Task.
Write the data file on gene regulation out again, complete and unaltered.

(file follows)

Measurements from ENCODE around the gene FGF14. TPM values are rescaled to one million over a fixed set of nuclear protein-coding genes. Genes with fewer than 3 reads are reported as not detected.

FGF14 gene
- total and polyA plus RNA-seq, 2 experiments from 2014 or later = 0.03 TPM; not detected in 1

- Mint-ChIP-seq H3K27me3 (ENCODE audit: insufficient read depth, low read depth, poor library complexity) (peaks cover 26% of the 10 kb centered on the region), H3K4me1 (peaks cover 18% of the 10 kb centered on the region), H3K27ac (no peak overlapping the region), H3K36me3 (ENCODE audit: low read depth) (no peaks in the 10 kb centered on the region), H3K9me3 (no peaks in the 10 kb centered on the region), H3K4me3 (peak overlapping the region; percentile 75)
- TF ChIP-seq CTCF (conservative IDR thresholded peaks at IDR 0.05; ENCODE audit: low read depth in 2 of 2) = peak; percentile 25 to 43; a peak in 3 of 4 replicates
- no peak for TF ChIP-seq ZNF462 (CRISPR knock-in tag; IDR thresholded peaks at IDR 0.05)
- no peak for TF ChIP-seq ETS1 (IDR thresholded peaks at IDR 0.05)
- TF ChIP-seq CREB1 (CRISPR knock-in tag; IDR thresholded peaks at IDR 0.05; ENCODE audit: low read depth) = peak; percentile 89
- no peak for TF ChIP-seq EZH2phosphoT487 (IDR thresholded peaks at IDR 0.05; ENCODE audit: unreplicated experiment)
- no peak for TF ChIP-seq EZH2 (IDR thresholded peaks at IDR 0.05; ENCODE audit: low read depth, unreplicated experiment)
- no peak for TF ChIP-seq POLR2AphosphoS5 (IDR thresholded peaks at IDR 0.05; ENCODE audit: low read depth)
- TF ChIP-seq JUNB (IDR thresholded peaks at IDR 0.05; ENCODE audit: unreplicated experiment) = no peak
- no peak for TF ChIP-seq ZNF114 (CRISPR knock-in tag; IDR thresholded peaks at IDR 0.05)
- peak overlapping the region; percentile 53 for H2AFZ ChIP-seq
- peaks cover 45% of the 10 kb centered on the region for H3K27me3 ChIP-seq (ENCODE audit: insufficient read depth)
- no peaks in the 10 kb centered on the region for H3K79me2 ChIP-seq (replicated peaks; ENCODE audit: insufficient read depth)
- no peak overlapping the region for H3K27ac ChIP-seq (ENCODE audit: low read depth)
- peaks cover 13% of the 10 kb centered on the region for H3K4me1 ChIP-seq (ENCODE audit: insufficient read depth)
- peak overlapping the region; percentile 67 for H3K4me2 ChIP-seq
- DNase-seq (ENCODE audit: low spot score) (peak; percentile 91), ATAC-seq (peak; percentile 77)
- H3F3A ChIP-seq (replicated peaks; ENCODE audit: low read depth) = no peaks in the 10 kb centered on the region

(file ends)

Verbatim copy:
Measurements from ENCODE around the gene FGF14. TPM values are rescaled to one million over a fixed set of nuclear protein-coding genes. Genes with fewer than 3 reads are reported as not detected.

FGF14 gene
- total and polyA plus RNA-seq, 2 experiments from 2014 or later = 0.03 TPM; not detected in 1

- Mint-ChIP-seq H3K27me3 (ENCODE audit: insufficient read depth, low read depth, poor library complexity) (peaks cover 26% of the 10 kb centered on the region), H3K4me1 (peaks cover 18% of the 10 kb centered on the region), H3K27ac (no peak overlapping the region), H3K36me3 (ENCODE audit: low read depth) (no peaks in the 10 kb centered on the region), H3K9me3 (no peaks in the 10 kb centered on the region), H3K4me3 (peak overlapping the region; percentile 75)
- TF ChIP-seq CTCF (conservative IDR thresholded peaks at IDR 0.05; ENCODE audit: low read depth in 2 of 2) = peak; percentile 25 to 43; a peak in 3 of 4 replicates
- no peak for TF ChIP-seq ZNF462 (CRISPR knock-in tag; IDR thresholded peaks at IDR 0.05)
- no peak for TF ChIP-seq ETS1 (IDR thresholded peaks at IDR 0.05)
- TF ChIP-seq CREB1 (CRISPR knock-in tag; IDR thresholded peaks at IDR 0.05; ENCODE audit: low read depth) = peak; percentile 89
- no peak for TF ChIP-seq EZH2phosphoT487 (IDR thresholded peaks at IDR 0.05; ENCODE audit: unreplicated experiment)
- no peak for TF ChIP-seq EZH2 (IDR thresholded peaks at IDR 0.05; ENCODE audit: low read depth, unreplicated experiment)
- no peak for TF ChIP-seq POLR2AphosphoS5 (IDR thresholded peaks at IDR 0.05; ENCODE audit: low read depth)
- TF ChIP-seq JUNB (IDR thresholded peaks at IDR 0.05; ENCODE audit: unreplicated experiment) = no peak
- no peak for TF ChIP-seq ZNF114 (CRISPR knock-in tag; IDR thresholded peaks at IDR 0.05)
- peak overlapping the region; percentile 53 for H2AFZ ChIP-seq
- peaks cover 45% of the 10 kb centered on the region for H3K27me3 ChIP-seq (ENCODE audit: insufficient read depth)
- no peaks in the 10 kb centered on the region for H3K79me2 ChIP-seq (replicated peaks; ENCODE audit: insufficient read depth)
- no peak overlapping the region for H3K27ac ChIP-seq (ENCODE audit: low read depth)
- peaks cover 13% of the 10 kb centered on the region for H3K4me1 ChIP-seq (ENCODE audit: insufficient read depth)
- peak overlapping the region; percentile 67 for H3K4me2 ChIP-seq
- DNase-seq (ENCODE audit: low spot score) (peak; percentile 91), ATAC-seq (peak; percentile 77)
- H3F3A ChIP-seq (replicated peaks; ENCODE audit: low read depth) = no peaks in the 10 kb centered on the region